Basic Sentence Structure: Additive Sentences
Lesson One: Clauses
Let me begin by stressing that we can write in simple sentences all day and we won’t be
technically incorrect. We can say things like "I like cheese" and "Here’s my book" and the
grammar police has absolutely nothing to say to us. There's no such thing as the grammar police.
This is all about sounding good.
To do this, you need to absorb one thing: what an independent clause is. An independent clause is a bunch of words that could be a sentence all on its own.
The below are NOT independent clauses.
1. The reason why I love you.
2. Besides the terrible mess Kevin had left in his car's trunk.
3. Which he had also decided to do.
4. Inside her gall bladder.
5. A roasted boar's head.
A sentence has one or more independent clauses. You can make a sentence from just one
independent clause, all by itself.
So here's a sentence composed of one independent clause, all by itself: "I've got a cup."
Here's another. "There's a little green tea at the bottom."
Here's another. "The remains of my tea are ice cold."
Lesson Two: Additive Sentences
An "additive" sentence is the name we give to sentences composed of multiple independent clauses strung together, just stuck onto each other like cars on a train or beads on a chain.
Basic additive formula:
Sentence 1+comma+coordinating conjunction+Sentence 2
Scary, huh? Honestly, it's not at all It looks like this:
I've got a cup. There's a little green tea at the bottom.
I've got a cup, and there's a little green tea at the bottom.
All you do is stick the two sentences together using a comma, then a coordinating conjunction.
These are the main coordinating conjunctions:
You can remember them with the mnemonic "FANBOYS" by reading down the first letter of
each word. Also, you'll never actually use "for," "nor," and probably "yet" this way unless you are writing really stiff and formal prose and also you time traveled back 100 years.
IN SHORT for those who have trouble staying awake reading grammar stuff: Stick a comma and the word and/but/or... (or a fanboy, if you want to call them that) between the two sentences.
"The chainsaw was broken, so I killed the minotaur with my bare hands."
Do not forget to put a comma right before the coordinating conjunction/fanboy.
We can combine multiple sentences this way.
"I've got a cup, and there's a little green tea at the bottom, but the remains of my tea are ice cold."
Is that lovely? No, not really. It's actually a little clumsy sounding. But that's not my point here. This is just a technique.
Lesson Three: Two Totally Rookie Writing Mistakes to Avoid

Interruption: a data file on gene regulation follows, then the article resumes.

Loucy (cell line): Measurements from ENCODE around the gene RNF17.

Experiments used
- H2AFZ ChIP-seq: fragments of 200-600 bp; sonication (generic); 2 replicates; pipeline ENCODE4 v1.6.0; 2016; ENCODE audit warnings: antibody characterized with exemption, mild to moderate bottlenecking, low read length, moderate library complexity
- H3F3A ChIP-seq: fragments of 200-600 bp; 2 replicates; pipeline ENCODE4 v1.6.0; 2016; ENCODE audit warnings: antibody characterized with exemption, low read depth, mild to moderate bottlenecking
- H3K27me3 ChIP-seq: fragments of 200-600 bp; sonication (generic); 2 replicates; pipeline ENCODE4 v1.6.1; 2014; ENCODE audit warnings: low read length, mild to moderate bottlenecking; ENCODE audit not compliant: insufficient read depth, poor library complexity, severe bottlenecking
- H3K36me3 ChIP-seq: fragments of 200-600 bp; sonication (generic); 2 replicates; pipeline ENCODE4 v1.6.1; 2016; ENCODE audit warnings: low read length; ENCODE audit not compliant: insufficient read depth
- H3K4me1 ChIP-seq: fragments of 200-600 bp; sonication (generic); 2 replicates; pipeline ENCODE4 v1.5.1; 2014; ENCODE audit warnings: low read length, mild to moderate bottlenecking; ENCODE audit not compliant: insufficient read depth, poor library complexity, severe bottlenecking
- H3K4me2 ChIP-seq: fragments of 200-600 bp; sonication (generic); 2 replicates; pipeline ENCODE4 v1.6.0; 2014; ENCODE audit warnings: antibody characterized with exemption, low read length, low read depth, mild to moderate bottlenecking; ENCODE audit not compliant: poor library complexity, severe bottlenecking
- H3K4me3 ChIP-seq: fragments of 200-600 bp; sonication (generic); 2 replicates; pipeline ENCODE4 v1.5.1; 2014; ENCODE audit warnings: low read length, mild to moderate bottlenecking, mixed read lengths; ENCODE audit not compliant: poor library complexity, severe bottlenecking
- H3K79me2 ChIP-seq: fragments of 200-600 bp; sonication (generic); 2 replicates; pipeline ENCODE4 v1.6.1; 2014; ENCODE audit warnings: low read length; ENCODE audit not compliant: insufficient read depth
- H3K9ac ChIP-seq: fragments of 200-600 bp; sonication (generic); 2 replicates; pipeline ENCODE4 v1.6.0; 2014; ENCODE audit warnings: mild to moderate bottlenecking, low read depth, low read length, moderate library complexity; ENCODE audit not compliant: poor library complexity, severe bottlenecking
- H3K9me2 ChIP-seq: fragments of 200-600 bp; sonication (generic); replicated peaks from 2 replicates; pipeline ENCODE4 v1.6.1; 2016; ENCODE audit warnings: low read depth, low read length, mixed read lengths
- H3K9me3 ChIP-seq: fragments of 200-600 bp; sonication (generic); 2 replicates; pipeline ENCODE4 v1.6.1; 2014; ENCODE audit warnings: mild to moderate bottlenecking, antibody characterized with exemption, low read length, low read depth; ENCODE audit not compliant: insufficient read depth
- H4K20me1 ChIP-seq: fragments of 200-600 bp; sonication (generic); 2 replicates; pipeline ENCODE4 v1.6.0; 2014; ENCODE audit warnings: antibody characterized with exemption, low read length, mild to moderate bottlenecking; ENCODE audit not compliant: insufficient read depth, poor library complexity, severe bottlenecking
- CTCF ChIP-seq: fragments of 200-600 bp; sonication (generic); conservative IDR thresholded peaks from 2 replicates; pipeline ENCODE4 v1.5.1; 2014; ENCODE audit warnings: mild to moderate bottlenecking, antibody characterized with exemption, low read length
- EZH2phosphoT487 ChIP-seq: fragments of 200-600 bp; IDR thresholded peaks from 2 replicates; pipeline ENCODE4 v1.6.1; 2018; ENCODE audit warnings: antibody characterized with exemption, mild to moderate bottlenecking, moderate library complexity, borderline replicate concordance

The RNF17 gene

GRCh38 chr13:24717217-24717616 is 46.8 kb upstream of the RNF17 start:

a. Comma splice.
Comma splice means sticking together two complete sentences with JUST A COMMA and no coordinating conjunction/fanboy.
"I read Endmaster's stories, I rated them all eight."
That is horrible to a reader's ears. Don't do this. Well, do rate the stories eight. But don't do the comma thing. It screams amateur to readers. You can fix this by making them two complete sentences, using a fanboy after the comma, or using a semicolon (DON'T PANIC, SEMICOLON TRAINING will be its own article).
b. Run-on sentence.
Run-on means sticking together two complete sentences with *just a fanboy* and no comma.
I read Endmaster's stories and I rated them all eight.
Less ugly than a comma splice, but best avoided.
Lesson Four: Gower's Easy Test for Commas
So this is all well and good, but how do you, the writer, know whether to stick a comma in somewhere if you want to write interesting sentences. Use Gower's Easy Test for Commas.
Look at your sentence and find a fanboy. If the words to the left of it make a complete sentence, and the words to the right of it make a complete sentence, you need a comma before the fanboy.
Jack went up the hill to fetch a pail of water BUT he never returned.
Look to the left of the fanboy. Could that be a complete sentence? (Jack went up the hill to fetch a pail of water---> YES)
Look to the right of the fanboy. Could that be a complete sentence? (he never returned --> YES)
If the answer to both questions is YES, put a comma before it.
Jack AND Jill went up the hill to fetch a pail of water BUT they never returned.
Look to the left of the "and" (it just says "Jack" and that is obviously not a sentence)
So we can already see no comma is needed there.
Look left and right of the "but"
Jack and Jill went up the hill to fetch a pail of water --> YES, that's a sentence
they never returned -- > YES, that's a sentence.
So you need a comma before the "but."
The one exception to Gower's Easy Test for Commas involves lists.
"I need tofu, Q-tips, and string cheese."
The comma after "Q-tips" above, is not used by everyone. Some people think lists should have a comma before the "and" and some don't. So just be aware that this is the one except to my Comma Test. If there is a list, you may see a comma before the "and."
Comma use in additive sentences is relatively simple, but it is the basic building block of the other stuff you should know about sentences, like semicolons, cumulatives, and periodics. If the above is hard, let me know, because if you don't have the above mastered, the advanced stuff is going to annoy you. More importantly, the above is expected of decent writers. Writers use commas appropriately--you don't want to be the person who writes "I never, know where to use commas, and stuff."
Note that you may see people making what seem like the errors I have advised against above, in perfectly good publications and by great writers. That is because good writers who know the rules sometimes wish to break them to create an effect or because they think it's the right thing to do in that situation. And that's fine. You have to know what the rules are before you can break them. There is no punctuation police. This is about making it sound good to the reader and communicating meaning. And sometimes it's just manners, showing that you know things are done, in formal writing.